Tax Deductions for Claiming Yourself

You might get confused by some of the provisions of the U.S. income tax code. After all, it was 67,204 pages long and included1,638 different tax forms in 2009 according to a report on NPR.com. Even seemingly simple terms like "dependent" and "exemption" can be confusing, because even though they are similar, they are quite different. You can usually claim an exemption for yourself when you file your federal income tax return, unless someone else claims you as dependent.

Exemption

An exemption allows you to reduce your taxable income by a fixed amount that is determined by Congress, and which might be adjusted from time to time. Each exemption you claim reduced your taxable income for the 2011 tax year by $3,700. There are two types of exemptions: personal exemptions and dependency exemptions. You can claim a personal exemption for yourself, and another personal exemption for your spouse if you file your taxes using the married filing jointly status. You can claim one exemption for each of your dependents. Your spouse is never your dependent, according to the IRS.

One to a Customer

Each person only gets one exemption. This is important, because if someone else claims you as a dependent, you cannot claim an exemption for yourself. The person who claims you as a dependent is entitled to use your exemption to reduce their taxable income. This is true even if you are required to file a federal income tax return.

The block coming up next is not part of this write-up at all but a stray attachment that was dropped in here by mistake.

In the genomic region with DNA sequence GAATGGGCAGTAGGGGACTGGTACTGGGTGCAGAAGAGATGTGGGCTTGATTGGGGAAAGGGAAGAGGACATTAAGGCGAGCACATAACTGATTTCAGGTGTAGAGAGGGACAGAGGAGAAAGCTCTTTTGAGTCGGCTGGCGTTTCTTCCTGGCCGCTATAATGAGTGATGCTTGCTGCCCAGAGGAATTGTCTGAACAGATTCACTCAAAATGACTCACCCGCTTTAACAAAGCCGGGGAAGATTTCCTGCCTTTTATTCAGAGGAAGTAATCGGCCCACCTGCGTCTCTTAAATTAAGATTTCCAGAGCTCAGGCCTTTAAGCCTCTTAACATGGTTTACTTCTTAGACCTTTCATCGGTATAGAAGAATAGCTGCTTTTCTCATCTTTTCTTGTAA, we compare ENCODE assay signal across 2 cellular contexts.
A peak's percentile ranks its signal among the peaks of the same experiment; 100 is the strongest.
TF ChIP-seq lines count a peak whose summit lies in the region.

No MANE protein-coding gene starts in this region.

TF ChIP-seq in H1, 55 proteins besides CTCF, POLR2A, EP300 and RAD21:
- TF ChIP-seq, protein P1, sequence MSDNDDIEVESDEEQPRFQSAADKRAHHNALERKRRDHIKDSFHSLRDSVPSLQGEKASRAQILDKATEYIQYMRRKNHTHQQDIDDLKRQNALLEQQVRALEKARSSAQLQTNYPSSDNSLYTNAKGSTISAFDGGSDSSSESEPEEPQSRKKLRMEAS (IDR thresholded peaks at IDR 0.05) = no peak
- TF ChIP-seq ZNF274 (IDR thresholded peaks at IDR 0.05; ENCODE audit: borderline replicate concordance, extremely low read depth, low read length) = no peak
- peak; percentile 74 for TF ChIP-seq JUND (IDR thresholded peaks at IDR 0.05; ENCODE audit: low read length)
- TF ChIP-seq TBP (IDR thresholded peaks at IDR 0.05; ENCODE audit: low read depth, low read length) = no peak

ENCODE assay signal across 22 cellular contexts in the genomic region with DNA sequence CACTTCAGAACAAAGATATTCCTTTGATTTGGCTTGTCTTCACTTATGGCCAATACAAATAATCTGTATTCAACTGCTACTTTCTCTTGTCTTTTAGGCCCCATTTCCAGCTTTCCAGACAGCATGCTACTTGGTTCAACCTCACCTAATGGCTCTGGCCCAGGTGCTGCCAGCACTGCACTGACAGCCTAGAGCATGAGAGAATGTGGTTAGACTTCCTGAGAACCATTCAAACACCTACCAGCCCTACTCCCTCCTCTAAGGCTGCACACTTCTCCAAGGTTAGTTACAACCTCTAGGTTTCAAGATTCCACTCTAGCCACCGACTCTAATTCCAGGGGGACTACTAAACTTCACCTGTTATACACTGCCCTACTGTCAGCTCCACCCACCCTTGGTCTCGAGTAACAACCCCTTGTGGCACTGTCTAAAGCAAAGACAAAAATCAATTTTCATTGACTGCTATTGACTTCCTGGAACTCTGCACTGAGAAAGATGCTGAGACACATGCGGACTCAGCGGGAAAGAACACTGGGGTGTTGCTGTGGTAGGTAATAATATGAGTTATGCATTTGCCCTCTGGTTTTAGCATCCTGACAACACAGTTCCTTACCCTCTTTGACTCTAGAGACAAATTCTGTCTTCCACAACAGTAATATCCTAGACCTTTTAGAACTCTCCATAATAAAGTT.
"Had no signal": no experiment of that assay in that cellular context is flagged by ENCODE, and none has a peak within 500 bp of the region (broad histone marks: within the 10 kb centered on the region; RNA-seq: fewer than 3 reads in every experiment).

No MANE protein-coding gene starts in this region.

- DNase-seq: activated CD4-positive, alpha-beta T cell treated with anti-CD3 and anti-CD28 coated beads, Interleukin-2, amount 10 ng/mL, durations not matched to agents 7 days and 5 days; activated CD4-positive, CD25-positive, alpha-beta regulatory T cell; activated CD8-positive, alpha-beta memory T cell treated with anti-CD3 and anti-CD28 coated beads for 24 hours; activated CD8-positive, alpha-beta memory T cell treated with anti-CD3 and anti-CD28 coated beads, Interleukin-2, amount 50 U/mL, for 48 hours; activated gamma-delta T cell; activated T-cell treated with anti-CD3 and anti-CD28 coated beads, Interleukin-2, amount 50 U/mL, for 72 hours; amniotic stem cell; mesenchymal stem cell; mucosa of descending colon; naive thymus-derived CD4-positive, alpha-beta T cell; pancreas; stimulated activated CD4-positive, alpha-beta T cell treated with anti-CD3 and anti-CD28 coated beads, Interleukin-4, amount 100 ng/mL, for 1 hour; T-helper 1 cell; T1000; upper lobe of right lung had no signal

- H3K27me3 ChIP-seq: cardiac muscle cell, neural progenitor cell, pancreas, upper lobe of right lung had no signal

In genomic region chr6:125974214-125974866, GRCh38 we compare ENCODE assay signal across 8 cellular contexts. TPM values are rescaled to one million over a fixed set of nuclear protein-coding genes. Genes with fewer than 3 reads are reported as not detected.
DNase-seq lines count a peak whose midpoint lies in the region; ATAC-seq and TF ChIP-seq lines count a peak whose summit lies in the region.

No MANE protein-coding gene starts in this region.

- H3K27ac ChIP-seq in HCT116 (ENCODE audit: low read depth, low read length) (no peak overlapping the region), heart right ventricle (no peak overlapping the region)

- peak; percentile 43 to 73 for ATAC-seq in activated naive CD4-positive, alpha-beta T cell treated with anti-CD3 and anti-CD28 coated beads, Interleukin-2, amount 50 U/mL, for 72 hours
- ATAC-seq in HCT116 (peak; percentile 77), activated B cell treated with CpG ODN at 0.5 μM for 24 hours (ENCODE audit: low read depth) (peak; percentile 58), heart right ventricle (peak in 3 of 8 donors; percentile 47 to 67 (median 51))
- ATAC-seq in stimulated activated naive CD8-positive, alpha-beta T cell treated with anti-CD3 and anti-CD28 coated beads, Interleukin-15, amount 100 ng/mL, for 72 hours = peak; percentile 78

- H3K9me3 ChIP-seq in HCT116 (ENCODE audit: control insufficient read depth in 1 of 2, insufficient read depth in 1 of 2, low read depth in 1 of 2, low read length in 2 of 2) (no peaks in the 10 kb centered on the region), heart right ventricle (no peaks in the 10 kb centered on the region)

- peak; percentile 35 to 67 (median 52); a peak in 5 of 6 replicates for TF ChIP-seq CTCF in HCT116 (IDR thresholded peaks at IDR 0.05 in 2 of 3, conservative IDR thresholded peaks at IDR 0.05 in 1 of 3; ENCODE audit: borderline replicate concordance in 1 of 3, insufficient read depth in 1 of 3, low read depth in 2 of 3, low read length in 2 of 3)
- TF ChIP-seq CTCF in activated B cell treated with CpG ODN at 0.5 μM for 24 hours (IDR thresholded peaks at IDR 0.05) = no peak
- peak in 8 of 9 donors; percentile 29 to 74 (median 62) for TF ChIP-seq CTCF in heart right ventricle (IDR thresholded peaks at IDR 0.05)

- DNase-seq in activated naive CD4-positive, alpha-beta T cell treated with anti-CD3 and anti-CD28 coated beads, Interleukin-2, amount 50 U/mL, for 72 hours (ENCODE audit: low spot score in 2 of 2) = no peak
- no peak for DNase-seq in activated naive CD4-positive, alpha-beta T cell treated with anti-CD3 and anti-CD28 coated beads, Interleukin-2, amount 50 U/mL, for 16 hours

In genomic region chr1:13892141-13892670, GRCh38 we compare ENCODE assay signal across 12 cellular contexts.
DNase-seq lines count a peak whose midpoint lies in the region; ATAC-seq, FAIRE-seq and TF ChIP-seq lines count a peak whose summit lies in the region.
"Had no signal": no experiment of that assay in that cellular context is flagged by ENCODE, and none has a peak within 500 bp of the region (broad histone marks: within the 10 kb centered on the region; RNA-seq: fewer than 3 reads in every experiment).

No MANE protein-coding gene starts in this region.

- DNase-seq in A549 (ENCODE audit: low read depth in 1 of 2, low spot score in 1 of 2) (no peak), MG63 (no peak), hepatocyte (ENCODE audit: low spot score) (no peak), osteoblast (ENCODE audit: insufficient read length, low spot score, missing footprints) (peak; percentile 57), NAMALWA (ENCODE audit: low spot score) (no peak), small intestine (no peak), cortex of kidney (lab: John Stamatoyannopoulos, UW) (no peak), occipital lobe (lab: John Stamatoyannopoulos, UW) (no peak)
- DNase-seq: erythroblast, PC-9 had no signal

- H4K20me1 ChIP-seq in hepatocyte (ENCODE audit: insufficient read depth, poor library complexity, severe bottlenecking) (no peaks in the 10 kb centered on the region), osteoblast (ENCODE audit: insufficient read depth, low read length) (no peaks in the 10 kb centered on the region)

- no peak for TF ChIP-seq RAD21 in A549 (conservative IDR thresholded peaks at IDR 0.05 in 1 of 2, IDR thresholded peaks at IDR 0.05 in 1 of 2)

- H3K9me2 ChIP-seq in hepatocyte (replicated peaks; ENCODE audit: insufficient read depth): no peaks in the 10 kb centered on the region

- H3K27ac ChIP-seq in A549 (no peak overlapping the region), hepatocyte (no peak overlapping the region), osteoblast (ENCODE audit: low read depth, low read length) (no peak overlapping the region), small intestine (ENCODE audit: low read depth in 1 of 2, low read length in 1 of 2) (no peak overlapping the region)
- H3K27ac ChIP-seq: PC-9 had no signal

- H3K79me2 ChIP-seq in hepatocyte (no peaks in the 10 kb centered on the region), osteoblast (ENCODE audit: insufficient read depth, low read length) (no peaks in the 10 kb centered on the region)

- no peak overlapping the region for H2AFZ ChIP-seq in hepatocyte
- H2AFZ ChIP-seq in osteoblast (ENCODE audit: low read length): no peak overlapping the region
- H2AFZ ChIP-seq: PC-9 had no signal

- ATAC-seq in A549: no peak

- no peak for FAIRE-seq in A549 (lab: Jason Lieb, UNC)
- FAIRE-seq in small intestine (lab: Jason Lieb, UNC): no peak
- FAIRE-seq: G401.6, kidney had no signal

Standard Deduction

The amount of your standard deduction has nothing to do with whether or not you can claim an exemption for yourself. You can typically claim the standard deduction for your filing status regardless of whether another person can claim you as a dependent, although the amount of your standard deduction might be reduced. If no one can claim you as a dependent, your standard deduction for the 2011 tax year was $5,800 if you were single or married filing separately, $11,600 if you were married filing jointly or a qualifying widow(er) and $8,500 if you filed as head of household.

Reporting

Where you report your exemptions depends on which tax form you file. If you file Form 1040, you would figure your exemptions on Lines 6a through 6d. Multiply the total by $3,700 and enter that amount on Line 42. If you use Form 1040A, you would figure your exemptions on Lines 6a through 6d. Multiply the total by $3,700 and enter that amount on Line 26. If you file your taxes using Form 1040EZ the amount of your exemption is combined with your standard deduction on Line 5.

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